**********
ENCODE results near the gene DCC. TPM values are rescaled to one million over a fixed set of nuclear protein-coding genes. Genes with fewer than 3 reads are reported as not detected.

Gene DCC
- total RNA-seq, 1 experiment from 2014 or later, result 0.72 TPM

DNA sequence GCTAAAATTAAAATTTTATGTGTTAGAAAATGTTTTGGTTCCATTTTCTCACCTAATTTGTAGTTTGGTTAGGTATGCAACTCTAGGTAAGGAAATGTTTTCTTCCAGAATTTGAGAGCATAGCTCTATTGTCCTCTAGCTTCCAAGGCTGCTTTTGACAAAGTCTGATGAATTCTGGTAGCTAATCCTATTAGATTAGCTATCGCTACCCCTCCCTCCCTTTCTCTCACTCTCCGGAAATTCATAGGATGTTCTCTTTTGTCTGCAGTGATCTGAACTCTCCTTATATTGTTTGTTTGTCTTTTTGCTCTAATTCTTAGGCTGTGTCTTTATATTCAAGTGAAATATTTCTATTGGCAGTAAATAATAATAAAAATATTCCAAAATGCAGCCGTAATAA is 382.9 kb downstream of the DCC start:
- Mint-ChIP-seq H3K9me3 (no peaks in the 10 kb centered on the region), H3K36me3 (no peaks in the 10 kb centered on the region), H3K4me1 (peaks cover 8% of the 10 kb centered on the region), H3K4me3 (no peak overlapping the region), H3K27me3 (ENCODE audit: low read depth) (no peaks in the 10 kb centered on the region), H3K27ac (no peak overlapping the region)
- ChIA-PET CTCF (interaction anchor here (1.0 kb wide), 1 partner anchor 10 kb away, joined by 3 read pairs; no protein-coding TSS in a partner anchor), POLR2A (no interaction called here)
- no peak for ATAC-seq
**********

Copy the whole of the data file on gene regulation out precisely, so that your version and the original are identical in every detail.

ENCODE results near the gene DCC. TPM values are rescaled to one million over a fixed set of nuclear protein-coding genes. Genes with fewer than 3 reads are reported as not detected.

Gene DCC
- total RNA-seq, 1 experiment from 2014 or later, result 0.72 TPM

DNA sequence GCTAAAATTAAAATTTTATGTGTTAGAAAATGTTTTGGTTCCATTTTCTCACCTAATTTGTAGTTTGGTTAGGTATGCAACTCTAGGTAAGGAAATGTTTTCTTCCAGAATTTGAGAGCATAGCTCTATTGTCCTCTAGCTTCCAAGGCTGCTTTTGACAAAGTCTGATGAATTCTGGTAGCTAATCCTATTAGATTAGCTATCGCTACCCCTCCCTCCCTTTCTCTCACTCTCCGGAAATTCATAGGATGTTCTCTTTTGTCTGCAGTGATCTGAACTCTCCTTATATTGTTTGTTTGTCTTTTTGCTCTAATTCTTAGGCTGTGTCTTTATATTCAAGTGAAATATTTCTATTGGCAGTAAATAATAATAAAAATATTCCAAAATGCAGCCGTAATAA is 382.9 kb downstream of the DCC start:
- Mint-ChIP-seq H3K9me3 (no peaks in the 10 kb centered on the region), H3K36me3 (no peaks in the 10 kb centered on the region), H3K4me1 (peaks cover 8% of the 10 kb centered on the region), H3K4me3 (no peak overlapping the region), H3K27me3 (ENCODE audit: low read depth) (no peaks in the 10 kb centered on the region), H3K27ac (no peak overlapping the region)
- ChIA-PET CTCF (interaction anchor here (1.0 kb wide), 1 partner anchor 10 kb away, joined by 3 read pairs; no protein-coding TSS in a partner anchor), POLR2A (no interaction called here)
- no peak for ATAC-seq